- Posted by Brad Bridgewater
- On February 17, 2017
- debt, interest, investment
A common question faced by many of our clients at this time of year is whether it is better to take lump sums such as tax refunds and bonuses to pay off debt or invest for the future. The answer depends on your individual circumstances, but the following are some considerations that can help you make a decision that’s right for you.
There is an intrinsic time value of money. Generally speaking, this means that the money you have today will be worth more in the future. The reverse is also true. If you have a debt, it will cost you more in the future, as it will continue to accrue interest until it has been paid in full. Here is a simple example:
Suppose you take out a loan for $10,000 with an interest rate of 8%. You intend to pay back the loan in 12 months by making equal monthly payments. When the loan is paid back, you will have paid the initial sum ($10,000) plus $440 in interest. You paid $10,440 for $10,000.
GOOD DEBT VERSUS BAD DEBT
This isn’t to say that all debt is bad. Debts such as home loans are considered “good debts,” as (hopefully) the price appreciation of your home will create more value than the cost of the loan. For example, let’s say you borrowed $500,000 to purchase a home using a 20-year loan with a 4.5% interest rate. At the end of 20 years, you paid roughly $760,000. However, today your home is worth $950,000. You made money on your debt!
Another example of good debt is borrowing against your home’s value at a lower interest to pay off “bad debt.” Bad debt is generally debt that was used to finance the purchase of a depreciating asset (something that becomes less valuable over time, like a car or clothes), and/or carries a high-interest rate.
DEBT REDUCTION STRATEGIES
Regardless of what the funds were used for, you should always consider the interest rate attached to a debt and see if you can find a lower or better rate through a different vehicle or provider. It goes without saying that debts with high-interest rates should be paid off as soon as possible for maximum savings. Again, paying down debt will save you money in the long term.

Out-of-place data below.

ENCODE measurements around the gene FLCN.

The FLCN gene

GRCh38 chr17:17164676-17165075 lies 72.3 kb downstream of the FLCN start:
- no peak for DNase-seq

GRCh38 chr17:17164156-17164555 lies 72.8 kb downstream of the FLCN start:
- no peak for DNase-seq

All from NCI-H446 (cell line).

A good strategy to help you make an informed decision about paying off debt versus investing is to list your debts in order from the smallest balances to the highest. Pay off the smallest debts first, and make sure you continue to pay at least the required minimum payment on the others so that you don’t incur penalties or late fees. When you pay off a debt, redirect the payment amount of that retired loan to the next debt on your list. And then when you pay off the next loan, do the same. That way you “accelerate” debt payments and before you know it, you’re “bad debt” free! You can also determine if the interest rates you’re being charged make it feasible to both pay down debt and invest at the same time.
Another great strategy is to create a reasonable budget and stick to it. Living on less than what you make enables you to pay outstanding debts. It also frees up income and other assets for smart investment decisions that are aligned with your long-term goals.
Of course, money that you are using to pay down debt is money that could have instead been invested. This is known as the opportunity cost – the loss of potential gain from other alternatives when one alternative is chosen. If you make the decision to pay off all of your debt instead of investing, you might miss out on the compounding effect of saving over a long period of time. Shorter investment time horizons can also increase your risk profile.
One opportunity you shouldn’t overlook to increase savings is your employer’s matching contribution to your 401(k) or 403(b) plan. We always advise our clients to contribute (at a minimum) an amount that equals the matching funds as this is essentially free money.
In summary, the best approach to the question of “should I pay down debt or invest” is a balanced approach. Pay off debts that have high rates and/or are not invested in appreciating assets like a home or a business. At the same time, take advantage of opportunities like employer matching and dollar-cost averaging to keep your investment strategy moving forward.
If you would like to discuss how to balance investing and reducing your debt, and how these goals fit into your financial plan, request a call with an advisor at RAA.
Disclaimer: This blog is intended for informational purposes only and should not be construed as individual investment advice. Actual recommendations are provided by RAA following consultation and are custom-tailored to each investor’s unique needs and circumstances. The information contained herein is from sources believed to be accurate and reliable. However, RAA accepts no legal responsibility for any errors or omissions. Investments in stocks, bonds, and mutual funds may increase or decrease in value. Past performance is no guarantee of future results. Any of the charts and graphs included in this blog are not recommendations for the purchase and sale of any security.